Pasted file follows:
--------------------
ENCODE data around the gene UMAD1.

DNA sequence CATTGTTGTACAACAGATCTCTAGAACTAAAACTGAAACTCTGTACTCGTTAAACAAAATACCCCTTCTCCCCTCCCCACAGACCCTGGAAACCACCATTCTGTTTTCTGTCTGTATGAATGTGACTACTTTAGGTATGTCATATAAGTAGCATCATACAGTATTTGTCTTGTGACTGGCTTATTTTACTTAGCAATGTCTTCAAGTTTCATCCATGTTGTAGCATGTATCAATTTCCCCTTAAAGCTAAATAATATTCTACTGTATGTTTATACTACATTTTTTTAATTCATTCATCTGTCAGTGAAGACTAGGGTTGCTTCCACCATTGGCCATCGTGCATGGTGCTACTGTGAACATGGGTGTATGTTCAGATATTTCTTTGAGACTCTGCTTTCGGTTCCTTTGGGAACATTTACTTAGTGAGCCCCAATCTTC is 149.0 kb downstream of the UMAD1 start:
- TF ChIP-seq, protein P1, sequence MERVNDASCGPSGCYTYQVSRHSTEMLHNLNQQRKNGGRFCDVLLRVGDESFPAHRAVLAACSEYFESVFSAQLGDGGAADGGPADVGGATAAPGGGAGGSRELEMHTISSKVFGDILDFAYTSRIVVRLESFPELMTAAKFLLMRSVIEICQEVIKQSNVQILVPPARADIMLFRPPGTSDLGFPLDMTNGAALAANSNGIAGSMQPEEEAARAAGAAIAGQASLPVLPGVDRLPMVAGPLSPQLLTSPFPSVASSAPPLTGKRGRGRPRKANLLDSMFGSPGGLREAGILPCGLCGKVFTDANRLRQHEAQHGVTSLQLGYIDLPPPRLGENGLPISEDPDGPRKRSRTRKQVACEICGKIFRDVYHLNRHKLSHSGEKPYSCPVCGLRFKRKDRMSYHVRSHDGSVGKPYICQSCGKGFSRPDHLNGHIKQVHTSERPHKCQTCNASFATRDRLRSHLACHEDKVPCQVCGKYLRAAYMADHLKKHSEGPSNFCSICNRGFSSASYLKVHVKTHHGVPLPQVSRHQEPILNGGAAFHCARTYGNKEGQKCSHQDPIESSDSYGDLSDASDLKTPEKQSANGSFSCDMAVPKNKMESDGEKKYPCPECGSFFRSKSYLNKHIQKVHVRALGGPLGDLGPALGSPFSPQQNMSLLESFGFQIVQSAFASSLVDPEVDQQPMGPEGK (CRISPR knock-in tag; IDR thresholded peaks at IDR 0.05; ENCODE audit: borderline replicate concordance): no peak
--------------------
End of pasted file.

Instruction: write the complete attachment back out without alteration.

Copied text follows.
ENCODE data around the gene UMAD1.

DNA sequence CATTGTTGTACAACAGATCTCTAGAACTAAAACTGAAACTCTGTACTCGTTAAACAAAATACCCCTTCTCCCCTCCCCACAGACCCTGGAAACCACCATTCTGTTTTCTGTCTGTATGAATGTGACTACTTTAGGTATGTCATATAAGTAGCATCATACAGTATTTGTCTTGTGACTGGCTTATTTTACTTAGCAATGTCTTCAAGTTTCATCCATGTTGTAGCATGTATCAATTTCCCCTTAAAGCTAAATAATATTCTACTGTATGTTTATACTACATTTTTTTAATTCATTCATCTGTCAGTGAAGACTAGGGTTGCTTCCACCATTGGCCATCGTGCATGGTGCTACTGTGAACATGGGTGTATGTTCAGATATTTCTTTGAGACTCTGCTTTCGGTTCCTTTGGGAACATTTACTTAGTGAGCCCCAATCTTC is 149.0 kb downstream of the UMAD1 start:
- TF ChIP-seq, protein P1, sequence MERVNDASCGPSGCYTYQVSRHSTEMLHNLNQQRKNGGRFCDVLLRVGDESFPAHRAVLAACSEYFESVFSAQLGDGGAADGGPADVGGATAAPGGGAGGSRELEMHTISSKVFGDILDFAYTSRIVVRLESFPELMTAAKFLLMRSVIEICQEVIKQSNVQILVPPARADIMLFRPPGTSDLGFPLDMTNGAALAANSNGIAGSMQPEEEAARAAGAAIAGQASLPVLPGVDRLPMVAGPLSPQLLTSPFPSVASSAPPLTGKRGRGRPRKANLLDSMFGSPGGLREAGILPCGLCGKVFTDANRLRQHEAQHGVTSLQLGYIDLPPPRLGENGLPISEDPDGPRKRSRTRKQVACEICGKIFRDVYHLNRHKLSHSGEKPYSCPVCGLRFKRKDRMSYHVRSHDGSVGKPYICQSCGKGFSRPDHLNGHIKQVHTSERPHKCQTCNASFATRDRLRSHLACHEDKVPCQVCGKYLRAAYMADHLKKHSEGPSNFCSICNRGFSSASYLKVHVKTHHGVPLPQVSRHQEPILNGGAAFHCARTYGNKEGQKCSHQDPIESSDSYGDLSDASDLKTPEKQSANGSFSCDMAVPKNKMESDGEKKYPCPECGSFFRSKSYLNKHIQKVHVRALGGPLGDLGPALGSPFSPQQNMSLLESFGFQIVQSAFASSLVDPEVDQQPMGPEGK (CRISPR knock-in tag; IDR thresholded peaks at IDR 0.05; ENCODE audit: borderline replicate concordance): no peak